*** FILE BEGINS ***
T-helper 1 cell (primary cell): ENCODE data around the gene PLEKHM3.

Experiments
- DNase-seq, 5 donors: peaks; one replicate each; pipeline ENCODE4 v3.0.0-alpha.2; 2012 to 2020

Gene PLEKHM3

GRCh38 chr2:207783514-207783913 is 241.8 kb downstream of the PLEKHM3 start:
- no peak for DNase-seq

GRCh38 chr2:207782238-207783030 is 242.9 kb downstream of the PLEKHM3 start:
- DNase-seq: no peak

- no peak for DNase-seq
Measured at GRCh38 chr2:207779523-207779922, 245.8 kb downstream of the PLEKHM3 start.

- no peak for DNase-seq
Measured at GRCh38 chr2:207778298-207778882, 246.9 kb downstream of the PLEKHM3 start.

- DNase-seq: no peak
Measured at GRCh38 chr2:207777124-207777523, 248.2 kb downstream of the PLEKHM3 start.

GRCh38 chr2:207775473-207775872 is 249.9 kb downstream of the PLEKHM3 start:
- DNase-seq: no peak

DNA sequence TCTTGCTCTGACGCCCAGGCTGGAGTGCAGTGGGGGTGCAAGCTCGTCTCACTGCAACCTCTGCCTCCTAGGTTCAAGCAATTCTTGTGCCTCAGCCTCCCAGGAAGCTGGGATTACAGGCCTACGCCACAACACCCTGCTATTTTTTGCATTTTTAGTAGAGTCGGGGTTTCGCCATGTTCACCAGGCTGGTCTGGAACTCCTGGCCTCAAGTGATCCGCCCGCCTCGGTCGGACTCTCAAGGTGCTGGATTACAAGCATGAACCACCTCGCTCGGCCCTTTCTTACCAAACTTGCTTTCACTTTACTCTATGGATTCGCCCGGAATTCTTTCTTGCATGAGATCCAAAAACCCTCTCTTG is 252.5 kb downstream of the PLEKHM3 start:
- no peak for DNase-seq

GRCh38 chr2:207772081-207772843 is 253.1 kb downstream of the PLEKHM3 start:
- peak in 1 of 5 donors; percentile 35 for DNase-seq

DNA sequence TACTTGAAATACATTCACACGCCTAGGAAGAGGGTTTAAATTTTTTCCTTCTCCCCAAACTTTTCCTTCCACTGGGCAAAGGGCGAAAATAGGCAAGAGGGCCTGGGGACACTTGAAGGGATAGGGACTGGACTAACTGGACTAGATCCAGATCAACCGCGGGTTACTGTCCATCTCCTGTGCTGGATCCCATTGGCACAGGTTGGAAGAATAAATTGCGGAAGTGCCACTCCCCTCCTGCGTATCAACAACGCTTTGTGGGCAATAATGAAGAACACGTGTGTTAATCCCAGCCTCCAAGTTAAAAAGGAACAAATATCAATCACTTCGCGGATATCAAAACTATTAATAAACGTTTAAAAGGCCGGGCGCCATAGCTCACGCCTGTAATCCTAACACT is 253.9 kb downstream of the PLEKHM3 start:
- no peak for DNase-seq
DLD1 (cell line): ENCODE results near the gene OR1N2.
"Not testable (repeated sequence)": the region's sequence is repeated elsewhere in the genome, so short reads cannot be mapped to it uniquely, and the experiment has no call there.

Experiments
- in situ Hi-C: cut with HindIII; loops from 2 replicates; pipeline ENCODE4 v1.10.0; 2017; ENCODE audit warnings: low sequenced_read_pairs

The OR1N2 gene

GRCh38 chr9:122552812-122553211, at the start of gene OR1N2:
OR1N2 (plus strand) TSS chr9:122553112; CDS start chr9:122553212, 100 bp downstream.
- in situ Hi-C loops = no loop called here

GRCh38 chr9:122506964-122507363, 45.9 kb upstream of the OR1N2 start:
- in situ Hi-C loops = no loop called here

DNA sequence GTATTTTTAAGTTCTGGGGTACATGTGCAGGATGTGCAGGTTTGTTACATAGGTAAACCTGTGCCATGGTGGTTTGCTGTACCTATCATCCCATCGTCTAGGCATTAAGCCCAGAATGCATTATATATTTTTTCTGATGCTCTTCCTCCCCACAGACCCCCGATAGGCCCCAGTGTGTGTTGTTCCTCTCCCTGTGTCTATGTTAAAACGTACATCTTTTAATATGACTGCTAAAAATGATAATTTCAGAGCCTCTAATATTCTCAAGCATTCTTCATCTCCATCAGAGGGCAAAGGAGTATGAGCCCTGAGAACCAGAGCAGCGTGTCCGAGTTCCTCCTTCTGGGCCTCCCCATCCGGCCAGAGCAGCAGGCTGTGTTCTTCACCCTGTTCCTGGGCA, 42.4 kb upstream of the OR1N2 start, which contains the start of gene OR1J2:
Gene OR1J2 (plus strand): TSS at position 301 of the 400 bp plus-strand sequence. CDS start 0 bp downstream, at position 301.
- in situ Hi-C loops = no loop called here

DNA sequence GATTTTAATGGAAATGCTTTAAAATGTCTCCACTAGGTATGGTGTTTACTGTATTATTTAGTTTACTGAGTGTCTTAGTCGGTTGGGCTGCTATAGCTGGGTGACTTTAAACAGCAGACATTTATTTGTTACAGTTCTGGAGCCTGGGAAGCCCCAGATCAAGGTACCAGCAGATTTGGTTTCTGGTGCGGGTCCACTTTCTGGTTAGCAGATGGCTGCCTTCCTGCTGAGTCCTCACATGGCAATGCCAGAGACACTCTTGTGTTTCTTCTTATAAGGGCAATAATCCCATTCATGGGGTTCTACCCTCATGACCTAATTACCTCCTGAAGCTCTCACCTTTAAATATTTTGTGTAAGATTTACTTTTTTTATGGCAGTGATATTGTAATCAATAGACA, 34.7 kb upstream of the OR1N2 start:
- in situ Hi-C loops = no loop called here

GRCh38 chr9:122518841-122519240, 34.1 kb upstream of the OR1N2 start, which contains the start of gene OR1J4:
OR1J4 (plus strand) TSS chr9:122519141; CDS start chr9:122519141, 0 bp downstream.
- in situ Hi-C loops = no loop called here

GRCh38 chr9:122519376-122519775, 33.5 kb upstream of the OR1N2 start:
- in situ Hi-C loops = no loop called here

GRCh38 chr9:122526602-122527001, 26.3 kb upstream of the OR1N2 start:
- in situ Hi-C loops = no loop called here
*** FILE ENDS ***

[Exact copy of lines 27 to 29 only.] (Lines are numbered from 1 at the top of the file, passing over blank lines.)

The OR1N2 gene

GRCh38 chr9:122552812-122553211, at the start of gene OR1N2:
OR1N2 (plus strand) TSS chr9:122553112; CDS start chr9:122553212, 100 bp downstream.